18 December 2019

Teaching English and conservation

by Christina Amanda Yin

We’re walking up the forest pathway, making our way through the Semenggoh Nature Reserve to the feeding platform about five minutes from the visitor’s centre. A teacher behind me says, “It’s as if the trees have grown their roots to create steps for us to climb up.”

It does seem that way. The earth is packed tightly with a smattering of pebbles and although there are strips of wood to keep the steps firm, there are also thick roots from trees that line both sides of the trail. Leaves of all shapes and sizes have fallen to the ground and these blend in with the dark brown earth.

The teachers are from Johor, Perak, Sabah and Sarawak. The team of conservationists from the Wildlife Conservation Society (WCS) and I are on a one-day field trip-cum workshop at Semenggoh Wildlife Centre to gather feedback from the teachers who have participated in 4-day workshops on the conservation-English manual The Next 100: Bridging for a New Beginning.

Over the past three years, we have conducted workshops with teachers from different parts of the country, including American Fulbright scholars who are English Teaching Assistants and their mentors in government schools as well as teachers from Teach for Malaysia and the Association of Science, Technology and Innovation.

These workshops include lessons of various topics like Global Englishes, Assessment and Action Research which are delved into when studying Swinburne Sarawak’s Master’s in Teaching English to Speakers of Other Languages (TESOL).

They also include lessons taken from the Next 100 manual, for example using debate to develop speaking and thinking skills in English or using a plush toy as a prompt to a group creative writing activity. One day is spent with the WCS team at Matang Wildlife Centre.

As we walk up the hill, we hear a loud call. It’s a human call, but it’s not anything a human would say to another. We hear the call once, twice, and then again. It’s a long, plaintiff call. We know that the park rangers call twice a day, to encourage the semi-wild orang-utans to come to the feeding platforms.

Visitors from all over the world come to Semenggoh Wildlife Centre to observe the semi-wild orang-utans. As Park Ranger Dominic Eric Helan says, “Where else in the world can you drive 40 minutes from the city to see orang-utans in the forest free, and not in cages?”

There are many people waiting at the viewing point; school teachers with students on an end-of-the-year outing, local and foreign visitors with friends and young families. While most have their smart phones at the ready, others have professional-looking cameras with long lenses, and there’s a video crew on the feeding platform itself, with the park ranger calling out to the orang-utans.

About five minutes later, the park ranger tells us an orang-utan is coming. He points to the forest canopy, telling us to look for the disturbance among the branches and leaves. We’re asked to keep quiet and the crowd hushes.

From our right, an orang-utan emerges. A gasp runs through the crowd as we realise that clinging to her is a young orang-utan. They make their way slowly along the branches, and then to one of the ropes directly above the feeding platform. The mother has shaggy dark red-brown hair while her adolescent is a lighter brown.

They move in tandem as if they are trapeze artists with practiced moves, the mother ensuring her offspring’s safety high above the ground. The adolescent moves from its mother to swing on its own, and then back again to its mother as they sway towards the park ranger holding a comb of large bananas. When they’ve eaten their fill, they slip away into the canopy.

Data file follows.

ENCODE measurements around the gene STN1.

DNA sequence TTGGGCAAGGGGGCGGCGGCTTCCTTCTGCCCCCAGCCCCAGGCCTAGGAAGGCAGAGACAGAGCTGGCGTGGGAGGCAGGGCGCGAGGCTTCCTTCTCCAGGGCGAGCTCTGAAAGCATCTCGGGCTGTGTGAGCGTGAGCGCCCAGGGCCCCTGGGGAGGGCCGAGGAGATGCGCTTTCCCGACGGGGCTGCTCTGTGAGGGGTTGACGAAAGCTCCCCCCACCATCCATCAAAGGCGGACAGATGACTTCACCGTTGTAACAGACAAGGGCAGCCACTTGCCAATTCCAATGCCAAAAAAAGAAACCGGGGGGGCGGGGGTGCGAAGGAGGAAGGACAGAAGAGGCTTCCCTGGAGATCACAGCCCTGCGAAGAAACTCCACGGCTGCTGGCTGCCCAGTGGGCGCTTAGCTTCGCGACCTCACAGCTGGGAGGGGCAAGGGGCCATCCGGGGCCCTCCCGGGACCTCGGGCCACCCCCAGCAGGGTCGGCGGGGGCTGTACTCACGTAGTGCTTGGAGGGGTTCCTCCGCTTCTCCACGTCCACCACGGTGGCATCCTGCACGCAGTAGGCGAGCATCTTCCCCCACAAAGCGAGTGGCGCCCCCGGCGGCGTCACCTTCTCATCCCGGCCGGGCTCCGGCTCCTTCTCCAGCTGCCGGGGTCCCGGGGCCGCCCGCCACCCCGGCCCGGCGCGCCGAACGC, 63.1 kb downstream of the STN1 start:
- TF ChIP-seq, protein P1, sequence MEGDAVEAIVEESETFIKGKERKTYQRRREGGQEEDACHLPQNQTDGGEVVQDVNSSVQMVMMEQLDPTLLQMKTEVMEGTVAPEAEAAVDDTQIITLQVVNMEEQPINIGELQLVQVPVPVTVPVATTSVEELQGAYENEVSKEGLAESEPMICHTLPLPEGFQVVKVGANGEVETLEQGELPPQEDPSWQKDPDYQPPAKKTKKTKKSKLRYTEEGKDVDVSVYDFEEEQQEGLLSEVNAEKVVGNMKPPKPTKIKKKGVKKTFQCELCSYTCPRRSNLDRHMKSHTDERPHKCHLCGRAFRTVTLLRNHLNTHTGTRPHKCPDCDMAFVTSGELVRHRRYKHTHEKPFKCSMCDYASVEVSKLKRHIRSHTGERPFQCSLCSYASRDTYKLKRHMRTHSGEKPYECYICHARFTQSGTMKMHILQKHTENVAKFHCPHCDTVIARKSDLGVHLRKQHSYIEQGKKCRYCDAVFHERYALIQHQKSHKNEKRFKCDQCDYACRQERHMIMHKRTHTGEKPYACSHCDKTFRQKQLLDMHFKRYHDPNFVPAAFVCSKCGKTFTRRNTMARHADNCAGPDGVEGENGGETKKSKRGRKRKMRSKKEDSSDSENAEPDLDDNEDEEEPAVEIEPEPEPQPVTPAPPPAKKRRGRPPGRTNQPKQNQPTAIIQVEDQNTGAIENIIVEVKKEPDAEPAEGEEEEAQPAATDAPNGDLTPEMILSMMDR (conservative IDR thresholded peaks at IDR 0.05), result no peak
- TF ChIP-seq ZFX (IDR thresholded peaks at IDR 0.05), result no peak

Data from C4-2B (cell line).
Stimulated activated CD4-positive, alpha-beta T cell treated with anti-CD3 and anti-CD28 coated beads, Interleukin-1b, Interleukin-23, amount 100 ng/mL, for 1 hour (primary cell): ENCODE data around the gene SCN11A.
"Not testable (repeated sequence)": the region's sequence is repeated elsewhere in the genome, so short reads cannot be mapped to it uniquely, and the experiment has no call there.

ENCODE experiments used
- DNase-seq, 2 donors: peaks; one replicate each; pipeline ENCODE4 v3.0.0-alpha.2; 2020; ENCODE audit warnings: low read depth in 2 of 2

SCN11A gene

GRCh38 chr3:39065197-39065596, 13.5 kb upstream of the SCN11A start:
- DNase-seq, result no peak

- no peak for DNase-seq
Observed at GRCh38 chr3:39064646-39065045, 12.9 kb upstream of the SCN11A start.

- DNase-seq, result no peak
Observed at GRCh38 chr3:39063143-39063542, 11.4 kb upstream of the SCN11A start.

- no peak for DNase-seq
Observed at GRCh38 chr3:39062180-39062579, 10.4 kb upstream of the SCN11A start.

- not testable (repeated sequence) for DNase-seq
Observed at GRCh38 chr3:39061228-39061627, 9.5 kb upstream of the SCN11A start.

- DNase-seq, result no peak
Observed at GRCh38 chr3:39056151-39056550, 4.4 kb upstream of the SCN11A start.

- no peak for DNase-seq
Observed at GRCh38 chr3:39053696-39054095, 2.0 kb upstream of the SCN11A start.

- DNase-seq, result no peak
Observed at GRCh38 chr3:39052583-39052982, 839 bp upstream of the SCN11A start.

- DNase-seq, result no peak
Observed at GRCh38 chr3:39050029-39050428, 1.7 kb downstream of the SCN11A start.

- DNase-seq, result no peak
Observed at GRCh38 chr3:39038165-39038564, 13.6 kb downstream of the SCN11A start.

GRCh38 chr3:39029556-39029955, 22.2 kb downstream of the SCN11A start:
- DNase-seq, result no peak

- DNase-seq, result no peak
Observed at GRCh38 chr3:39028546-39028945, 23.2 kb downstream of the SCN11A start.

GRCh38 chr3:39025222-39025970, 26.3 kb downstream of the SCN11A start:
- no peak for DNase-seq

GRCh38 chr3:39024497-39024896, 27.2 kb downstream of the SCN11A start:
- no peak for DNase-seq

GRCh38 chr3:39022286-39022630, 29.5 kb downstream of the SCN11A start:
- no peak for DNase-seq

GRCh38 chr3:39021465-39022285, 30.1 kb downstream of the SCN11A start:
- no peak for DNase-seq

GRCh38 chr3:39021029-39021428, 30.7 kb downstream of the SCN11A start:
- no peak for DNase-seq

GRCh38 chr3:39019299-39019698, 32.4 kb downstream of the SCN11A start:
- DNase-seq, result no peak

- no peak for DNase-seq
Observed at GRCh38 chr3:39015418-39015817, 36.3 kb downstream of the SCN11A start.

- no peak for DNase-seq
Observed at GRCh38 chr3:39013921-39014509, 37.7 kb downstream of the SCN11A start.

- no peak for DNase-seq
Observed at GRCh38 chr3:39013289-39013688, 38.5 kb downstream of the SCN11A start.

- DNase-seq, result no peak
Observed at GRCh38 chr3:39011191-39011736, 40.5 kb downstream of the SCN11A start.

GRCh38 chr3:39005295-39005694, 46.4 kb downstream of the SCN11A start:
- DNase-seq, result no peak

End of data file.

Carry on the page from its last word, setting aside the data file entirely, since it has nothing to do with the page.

That evening, the teachers and I gather, along with some students from the Swinburne Sarawak Green Club to watch a video on orang-utans in Batang Ai National Park produced by British university students for their final-year project. The head of the WCS orang-utan research team, Joshua Pandong who had guided the university students on their search for the wild orang-utans elaborates on details about the project and about the red ape, the only great ape outside Africa.

We learn that there are fewer than 2,000 orang-utans in Sarawak, and that there are more in Sabah, Kalimantan and Sumatra, but the great ape is an endangered species. Eunice, a Green Club member from Johor asks why orang-utans are endangered, and Joshua explains – opportunistic hunting, the illegal wildlife trade, and the clearing of its habitats for plantations. To compound the situation, the orang-utan is the slowest breeding mammal on earth; a mother gives birth to a baby every 7-8 years.

On 23 November, we learned that the last Sumatran rhinoceros in Malaysia died. It is now extinct in our country. This has happened in our lifetime. The teachers and I have had the good fortune to witness the Asian great ape in person, semi-wild in the forest, and not behind bars in a cage or zoo. However, the orang-utan is listed as critically endangered and there are many obstacles to overcome to keep its populations safe in the wild.

Working with teachers, we try to keep conservation topics alive among their students, the future generation who will live on Earth where we hope wildlife and their natural habitats will thrive and not just cling to a tenuous existence as they do now. We believe this is possible; we can work together, teaching English and conservation to help wild orang-utan populations thrive in Sarawak, and not go the way of the doomed Sumatran rhinoceros.

Christina Amanda Yin is a senior lecturer from the School of Foundation Studies, Faculty of Business, Design and Arts at Swinburne University of Technology, Sarawak Campus. She can be reached via email at cyin@swinburne.edu.my